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ULFA Meetings to IAS Meets, Incredible Journey of Narayan Konwar

2010 batch IAS officer Narayan Konwar is the Education Secretary of Assam He almost became a school dropout in 9th standard and failed in 12th boards From trysts with the banned outfit ULFA to becoming an IAS officer, his journey will keep you riveted
Indian Masterminds Stories

About 15 km away from Assam’s magic heartland, Mayong, where till this day live people who come closest to the ‘sorcerers’ in Enid Blyton’s books, is a small village called Chamkata. Every year, floods leave the villagers broken, with their longings and belongings washed away in the waters of the river they look upon with devotion – Brahmaputra.

In this tragic setting of hardships grew a boy in physique and spirit, who searched for little delights in playing football with ULFA cadres and watching in awe as they rode by in Yamahas with their Ak-47s. Even when they spoke, he listened intently, their words often sparking a desire to be like them.

But, braving floods and economic hardships, as he grew into a strapping lad, his inclination took a sharp turn towards UPSC, and, today, he is a senior IAS officer. He is Mr. Narayan Konwar, Education Secretary of Assam.

In an exclusive conversation with Indian Masterminds, Mr. Konwar gave riveting details about his journey to IAS.

Narayan Konwar, IAS

SCHOOL DROPOUT

Mr. Konwar’s journey was fraught with hardship every step of the way. From losing his school teacher father at a young age to dropping out of school in the 9th standard because of not being able to pay the fees, his is a story of destiny refusing to let go of him from its chosen path.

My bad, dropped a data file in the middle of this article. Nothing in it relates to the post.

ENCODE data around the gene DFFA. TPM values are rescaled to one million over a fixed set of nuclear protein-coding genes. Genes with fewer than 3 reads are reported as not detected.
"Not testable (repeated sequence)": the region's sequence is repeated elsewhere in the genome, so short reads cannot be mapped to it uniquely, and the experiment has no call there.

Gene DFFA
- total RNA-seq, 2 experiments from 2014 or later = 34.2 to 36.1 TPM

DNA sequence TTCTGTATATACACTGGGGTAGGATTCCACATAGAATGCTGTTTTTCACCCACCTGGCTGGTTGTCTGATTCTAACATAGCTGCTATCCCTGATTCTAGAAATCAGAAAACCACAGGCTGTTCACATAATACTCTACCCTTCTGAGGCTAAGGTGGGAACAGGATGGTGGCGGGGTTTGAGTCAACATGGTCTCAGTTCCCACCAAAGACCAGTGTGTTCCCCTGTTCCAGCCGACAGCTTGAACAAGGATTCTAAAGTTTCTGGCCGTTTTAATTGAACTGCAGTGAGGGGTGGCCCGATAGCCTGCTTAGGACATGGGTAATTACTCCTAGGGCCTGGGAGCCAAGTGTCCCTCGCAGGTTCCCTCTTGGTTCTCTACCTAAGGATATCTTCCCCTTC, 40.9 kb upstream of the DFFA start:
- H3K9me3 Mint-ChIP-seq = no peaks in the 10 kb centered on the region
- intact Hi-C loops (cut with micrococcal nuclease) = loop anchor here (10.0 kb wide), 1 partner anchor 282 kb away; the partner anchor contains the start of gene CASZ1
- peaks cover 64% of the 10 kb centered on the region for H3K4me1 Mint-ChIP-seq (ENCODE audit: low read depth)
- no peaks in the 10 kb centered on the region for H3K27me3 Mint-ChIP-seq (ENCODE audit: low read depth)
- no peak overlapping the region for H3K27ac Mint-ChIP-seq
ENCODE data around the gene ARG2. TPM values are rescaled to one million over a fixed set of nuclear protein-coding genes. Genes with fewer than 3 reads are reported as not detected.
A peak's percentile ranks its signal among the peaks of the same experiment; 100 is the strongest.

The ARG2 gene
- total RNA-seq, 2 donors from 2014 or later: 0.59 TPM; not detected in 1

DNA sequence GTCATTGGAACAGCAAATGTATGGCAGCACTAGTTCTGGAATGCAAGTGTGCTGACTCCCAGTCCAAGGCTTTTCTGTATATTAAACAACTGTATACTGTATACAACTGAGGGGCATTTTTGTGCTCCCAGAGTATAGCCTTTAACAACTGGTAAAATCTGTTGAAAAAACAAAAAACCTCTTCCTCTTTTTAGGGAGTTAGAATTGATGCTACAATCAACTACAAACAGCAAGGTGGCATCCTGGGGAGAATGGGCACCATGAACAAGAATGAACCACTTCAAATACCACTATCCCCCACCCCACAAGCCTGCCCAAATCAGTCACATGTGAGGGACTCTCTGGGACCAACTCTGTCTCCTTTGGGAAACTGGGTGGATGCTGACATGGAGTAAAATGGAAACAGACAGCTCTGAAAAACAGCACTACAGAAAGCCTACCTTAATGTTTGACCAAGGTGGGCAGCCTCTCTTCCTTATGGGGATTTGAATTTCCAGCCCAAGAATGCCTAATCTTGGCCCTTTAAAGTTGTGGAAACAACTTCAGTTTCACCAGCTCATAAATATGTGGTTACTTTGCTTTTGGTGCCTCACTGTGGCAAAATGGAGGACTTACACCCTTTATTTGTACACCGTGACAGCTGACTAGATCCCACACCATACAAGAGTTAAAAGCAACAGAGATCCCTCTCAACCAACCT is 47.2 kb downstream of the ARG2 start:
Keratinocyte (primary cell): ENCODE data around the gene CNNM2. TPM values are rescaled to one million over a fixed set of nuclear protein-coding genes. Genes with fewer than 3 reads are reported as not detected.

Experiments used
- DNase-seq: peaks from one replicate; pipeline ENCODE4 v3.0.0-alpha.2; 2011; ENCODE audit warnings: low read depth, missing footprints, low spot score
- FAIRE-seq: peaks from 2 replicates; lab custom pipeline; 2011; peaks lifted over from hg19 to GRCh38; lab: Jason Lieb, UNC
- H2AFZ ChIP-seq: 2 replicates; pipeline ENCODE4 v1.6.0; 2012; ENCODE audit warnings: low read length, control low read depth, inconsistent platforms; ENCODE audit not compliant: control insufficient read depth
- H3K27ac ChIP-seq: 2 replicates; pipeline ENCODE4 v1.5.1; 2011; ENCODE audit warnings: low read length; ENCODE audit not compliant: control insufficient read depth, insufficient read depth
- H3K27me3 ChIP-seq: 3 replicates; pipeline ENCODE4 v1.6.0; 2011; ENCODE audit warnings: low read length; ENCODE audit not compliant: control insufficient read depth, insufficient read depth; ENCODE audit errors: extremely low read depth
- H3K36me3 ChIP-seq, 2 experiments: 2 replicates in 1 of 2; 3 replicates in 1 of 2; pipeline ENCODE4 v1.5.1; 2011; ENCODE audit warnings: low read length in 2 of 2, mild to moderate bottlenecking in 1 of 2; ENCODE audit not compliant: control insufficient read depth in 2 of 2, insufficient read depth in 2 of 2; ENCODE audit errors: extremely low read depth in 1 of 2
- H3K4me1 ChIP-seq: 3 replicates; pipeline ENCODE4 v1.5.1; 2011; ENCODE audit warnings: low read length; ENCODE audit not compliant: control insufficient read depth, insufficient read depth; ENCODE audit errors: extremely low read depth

Surviving only on his late father’s pension of around Rs. 1200, he learned to bear responsibility early on in life, from their small thatched hut, the roof of which allowed rainwater to dribble inside generously.

Mr. Konwar said, “My mother did not even know to sign. I was the eldest, with two brothers and a sister. After one particularly difficult flood-hit year, when we did not have the money to pay my school fees, I decided to drop out in Class 9. Later, my late father’s colleagues helped me out. Otherwise I would have been a school dropout.”

IAS officer Narayan Konwar with his family

12th FAIL

However, his studies again came to an abrupt halt when he failed in the 12th boards. “That year, the floodwater washed away everything. I could not attend classes as I had to rebuild our hut and worry about where from the next meal would come.”

CLEARED NET

Next year, he passed the board exam comfortably and enrolled in college in the nearby town, Morigaon, taking Political Science as major. By this time, his village had stabilised as a result of engaging in two cultivations, in summer as well as in winter – an idea introduced to the villagers by the ULFA cadres from their village. These boys also helped with the required equipment, introducing the villagers to diesel machines for cultivation. With enough rice grains for the family and food security in place, Mr. Konwar’s mother sent most of the pension money to him for his studies.